Kyiv, March 23, 2015. Around 8,000 out of the total number of 42,000 undergraduate students who were studying in Crimea in 2014 transferred to the universities in mainland Ukraine, stated Valentyna Potapova, educational programs coordinator at the “Almenda” center of civic education, during a press briefing at Ukraine Crisis Media Center. It means every fifth student chose Ukraine. The rest will be opening the doors for us in Crimea,” she said.
According to Ms. Potapova, it is a good sign given that the situation in the peninsula is rather complicated. “Ideological indoctrination takes place in Crimea; incredible amount of funds and efforts are dedicated solely to this purpose. There is a so-called concept of patriotic upbringing and a law on extremist activities. The latter influences schoolchildren and students: if they are following pro-Ukrainian web-sites, they attract particular attention from the authorities. Their parents fall under FSB supervision, whilethe students are expelled from universities,” Valentyna Potapova explained. Sges also told that there were about 190,000 pupils, 25,000 teachers and approximately 60,000 students in February 2014 on the territory of Crimea. “It is the number that is deprived of the access to Ukrainian education,” she emphasized.
In the view of of Ruslan Nechyporuk, coordinator of Almenda’s youth projects, who himself moved from Crimea, the real heroes are those young people who stayed on the territory of the peninsula and had not betrayed Ukraine. The procedure of students’ transfer to study in mainland Ukraine was considerably simplified last March. Ruslan Nechyporuk is convinced that it improved the situation only for the state-funded students. “Those students who pay for their education from their personal incomes have to pay even more than they used to in Crimea. Some students stay on the occupied territory because they are unable to pay more,” he said. Another problem of such students, mentioned by Mr. Nechyporuk on his own example, was the fact that the state does not recognize students living in student boarding houses as internally displaced people. Thus, they have to leave student boarding houses right after graduating, yet it is dangerous for them to go back to Crimea.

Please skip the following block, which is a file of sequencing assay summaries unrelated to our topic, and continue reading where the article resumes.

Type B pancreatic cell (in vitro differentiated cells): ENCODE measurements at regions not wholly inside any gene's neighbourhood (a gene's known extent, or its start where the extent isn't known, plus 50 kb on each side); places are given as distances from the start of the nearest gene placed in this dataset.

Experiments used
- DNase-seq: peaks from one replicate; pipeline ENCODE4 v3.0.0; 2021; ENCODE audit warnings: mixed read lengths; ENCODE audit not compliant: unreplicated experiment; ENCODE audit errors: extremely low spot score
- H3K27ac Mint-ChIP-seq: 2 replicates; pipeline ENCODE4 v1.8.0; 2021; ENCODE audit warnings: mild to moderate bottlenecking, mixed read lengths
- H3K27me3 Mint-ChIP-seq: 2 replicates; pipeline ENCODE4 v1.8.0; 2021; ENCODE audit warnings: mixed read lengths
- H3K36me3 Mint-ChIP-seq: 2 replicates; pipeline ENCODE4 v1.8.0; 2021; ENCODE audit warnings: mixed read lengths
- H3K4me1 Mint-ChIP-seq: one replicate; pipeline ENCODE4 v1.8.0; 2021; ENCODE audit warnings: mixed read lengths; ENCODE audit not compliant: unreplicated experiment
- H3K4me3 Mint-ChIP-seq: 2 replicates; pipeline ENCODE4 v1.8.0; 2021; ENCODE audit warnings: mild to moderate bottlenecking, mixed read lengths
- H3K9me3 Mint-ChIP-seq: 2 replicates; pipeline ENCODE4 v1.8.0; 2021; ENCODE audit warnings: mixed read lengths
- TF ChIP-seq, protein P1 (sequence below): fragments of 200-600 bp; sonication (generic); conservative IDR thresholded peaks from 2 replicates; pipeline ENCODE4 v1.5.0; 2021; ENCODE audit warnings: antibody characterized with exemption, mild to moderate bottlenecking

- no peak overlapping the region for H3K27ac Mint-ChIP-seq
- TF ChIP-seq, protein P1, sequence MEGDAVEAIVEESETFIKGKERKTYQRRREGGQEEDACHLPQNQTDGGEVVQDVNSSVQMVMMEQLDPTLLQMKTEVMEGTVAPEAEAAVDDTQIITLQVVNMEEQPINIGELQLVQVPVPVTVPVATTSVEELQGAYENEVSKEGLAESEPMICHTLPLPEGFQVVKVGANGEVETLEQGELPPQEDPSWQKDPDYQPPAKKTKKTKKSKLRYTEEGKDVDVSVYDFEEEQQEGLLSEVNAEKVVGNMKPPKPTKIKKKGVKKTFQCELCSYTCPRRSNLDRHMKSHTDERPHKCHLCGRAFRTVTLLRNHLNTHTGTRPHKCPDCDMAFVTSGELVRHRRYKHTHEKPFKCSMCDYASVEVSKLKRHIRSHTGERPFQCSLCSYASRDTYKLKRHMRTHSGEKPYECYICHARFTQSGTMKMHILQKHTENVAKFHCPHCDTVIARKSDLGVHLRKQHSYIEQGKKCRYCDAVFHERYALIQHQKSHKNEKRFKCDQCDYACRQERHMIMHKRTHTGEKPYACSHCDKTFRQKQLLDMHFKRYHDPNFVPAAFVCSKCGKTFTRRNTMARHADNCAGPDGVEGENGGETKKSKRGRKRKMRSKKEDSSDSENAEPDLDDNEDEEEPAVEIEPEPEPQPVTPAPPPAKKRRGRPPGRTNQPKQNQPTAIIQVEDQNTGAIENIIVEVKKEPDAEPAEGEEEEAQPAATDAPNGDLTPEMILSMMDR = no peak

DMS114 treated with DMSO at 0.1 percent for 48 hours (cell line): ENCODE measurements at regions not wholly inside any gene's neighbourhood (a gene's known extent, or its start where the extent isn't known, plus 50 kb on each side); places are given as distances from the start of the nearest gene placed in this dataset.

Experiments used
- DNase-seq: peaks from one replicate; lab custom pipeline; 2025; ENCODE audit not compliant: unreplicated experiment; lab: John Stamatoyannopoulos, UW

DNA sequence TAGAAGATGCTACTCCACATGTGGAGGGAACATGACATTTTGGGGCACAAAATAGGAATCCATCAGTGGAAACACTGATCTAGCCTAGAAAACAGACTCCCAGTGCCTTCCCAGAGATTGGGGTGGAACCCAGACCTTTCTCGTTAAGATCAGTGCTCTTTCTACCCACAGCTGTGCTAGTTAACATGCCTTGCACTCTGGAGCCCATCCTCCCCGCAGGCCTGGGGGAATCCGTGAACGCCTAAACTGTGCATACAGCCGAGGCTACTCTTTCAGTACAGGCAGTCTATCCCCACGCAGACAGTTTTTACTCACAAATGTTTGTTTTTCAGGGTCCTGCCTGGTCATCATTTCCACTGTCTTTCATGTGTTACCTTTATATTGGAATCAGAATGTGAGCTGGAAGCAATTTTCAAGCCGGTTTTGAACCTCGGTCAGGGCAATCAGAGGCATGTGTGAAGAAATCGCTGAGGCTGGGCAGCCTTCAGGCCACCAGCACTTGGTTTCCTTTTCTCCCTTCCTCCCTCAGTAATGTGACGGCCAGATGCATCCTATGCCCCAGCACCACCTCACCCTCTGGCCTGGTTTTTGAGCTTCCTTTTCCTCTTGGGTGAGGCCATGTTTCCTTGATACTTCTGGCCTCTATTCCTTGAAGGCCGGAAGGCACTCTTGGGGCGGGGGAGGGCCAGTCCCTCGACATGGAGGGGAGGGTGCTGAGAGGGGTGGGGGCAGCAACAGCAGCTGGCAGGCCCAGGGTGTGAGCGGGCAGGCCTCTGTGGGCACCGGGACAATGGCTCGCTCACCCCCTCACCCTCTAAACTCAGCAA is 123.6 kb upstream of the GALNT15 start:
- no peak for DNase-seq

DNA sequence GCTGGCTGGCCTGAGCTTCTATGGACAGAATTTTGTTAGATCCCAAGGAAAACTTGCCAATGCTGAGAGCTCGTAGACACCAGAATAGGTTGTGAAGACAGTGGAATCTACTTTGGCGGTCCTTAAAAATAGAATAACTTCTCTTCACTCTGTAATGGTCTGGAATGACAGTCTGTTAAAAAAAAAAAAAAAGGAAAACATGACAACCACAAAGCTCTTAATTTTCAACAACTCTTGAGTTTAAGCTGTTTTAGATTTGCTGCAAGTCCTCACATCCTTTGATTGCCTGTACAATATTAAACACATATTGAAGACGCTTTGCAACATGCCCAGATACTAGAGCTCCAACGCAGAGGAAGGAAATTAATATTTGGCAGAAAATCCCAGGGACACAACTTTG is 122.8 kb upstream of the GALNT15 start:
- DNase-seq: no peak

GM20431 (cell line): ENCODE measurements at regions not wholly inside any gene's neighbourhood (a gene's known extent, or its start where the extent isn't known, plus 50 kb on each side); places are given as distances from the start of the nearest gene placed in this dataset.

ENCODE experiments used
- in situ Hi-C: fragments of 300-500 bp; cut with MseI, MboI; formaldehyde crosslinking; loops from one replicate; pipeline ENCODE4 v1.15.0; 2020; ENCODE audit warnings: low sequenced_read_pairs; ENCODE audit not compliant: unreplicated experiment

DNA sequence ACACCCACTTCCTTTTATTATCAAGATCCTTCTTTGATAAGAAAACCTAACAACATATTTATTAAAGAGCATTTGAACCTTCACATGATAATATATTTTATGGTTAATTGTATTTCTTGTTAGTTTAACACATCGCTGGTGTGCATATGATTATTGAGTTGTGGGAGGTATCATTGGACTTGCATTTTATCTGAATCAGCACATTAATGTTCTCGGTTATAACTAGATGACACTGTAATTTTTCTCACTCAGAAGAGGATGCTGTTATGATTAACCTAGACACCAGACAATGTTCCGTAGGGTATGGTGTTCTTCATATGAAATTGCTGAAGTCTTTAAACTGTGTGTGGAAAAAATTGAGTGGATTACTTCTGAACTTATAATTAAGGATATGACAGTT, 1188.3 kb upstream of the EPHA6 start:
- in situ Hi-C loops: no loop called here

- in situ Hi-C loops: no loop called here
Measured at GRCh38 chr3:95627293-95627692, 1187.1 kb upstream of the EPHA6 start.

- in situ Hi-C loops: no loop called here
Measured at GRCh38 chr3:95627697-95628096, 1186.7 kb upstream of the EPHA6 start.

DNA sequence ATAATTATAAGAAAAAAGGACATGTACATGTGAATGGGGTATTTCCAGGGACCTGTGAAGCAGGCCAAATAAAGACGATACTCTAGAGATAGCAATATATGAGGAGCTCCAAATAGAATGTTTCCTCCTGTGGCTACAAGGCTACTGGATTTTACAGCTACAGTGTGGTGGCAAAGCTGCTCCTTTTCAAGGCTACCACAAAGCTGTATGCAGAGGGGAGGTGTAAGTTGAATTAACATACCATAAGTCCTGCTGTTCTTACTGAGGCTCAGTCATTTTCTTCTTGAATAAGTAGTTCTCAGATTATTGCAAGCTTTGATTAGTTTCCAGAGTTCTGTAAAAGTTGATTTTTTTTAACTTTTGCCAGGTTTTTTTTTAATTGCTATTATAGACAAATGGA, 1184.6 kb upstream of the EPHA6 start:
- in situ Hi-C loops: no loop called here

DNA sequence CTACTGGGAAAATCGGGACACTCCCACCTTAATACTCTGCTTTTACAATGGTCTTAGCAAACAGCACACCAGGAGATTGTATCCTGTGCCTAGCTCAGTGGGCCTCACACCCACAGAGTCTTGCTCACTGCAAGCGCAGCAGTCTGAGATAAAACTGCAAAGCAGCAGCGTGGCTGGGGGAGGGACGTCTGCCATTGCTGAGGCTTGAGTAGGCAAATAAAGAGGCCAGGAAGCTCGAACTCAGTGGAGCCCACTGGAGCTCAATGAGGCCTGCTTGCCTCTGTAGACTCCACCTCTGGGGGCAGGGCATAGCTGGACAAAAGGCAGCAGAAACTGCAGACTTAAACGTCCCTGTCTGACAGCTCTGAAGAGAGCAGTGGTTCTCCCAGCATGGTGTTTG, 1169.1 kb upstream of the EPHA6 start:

Unlike students, schoolchildren who wish to study by Ukrainian state standards are provided with a more balanced system. “They can be accepted at Ukrainian schools for distance learning or external studies on the basis of their parents’ application,” Olena Ishutina, chief specialist of the Department for secondary and pre-school education of the Ministry of Education of Ukraine, explained. She said that all of the educational establishments in Crimea moved to the Russian standards which seriously differ from the Ukrainian ones, so that students cannot receive graduation certificates recognized by Ukraine. By the same roken, they will not be able toco tinie studying either in Ukraine or abroad in the future, since not country in the world would recognize a certificate from the occupied Crimea. “These children are entitled to take final examination, register for taking exam focused tests, receive Ukrainian-recognized certificates and study in any higher education institution,” explained Olena Ishutina. She said that the Ministry of Education is fixed on the procedure for ordering, receiving and issuing academic certificates for young people who have received it on the occupied territories. “If children haven’t received a Ukrainian certificate by accident or lost it, they may ask for a duplicate,” Ms. Ishutina said.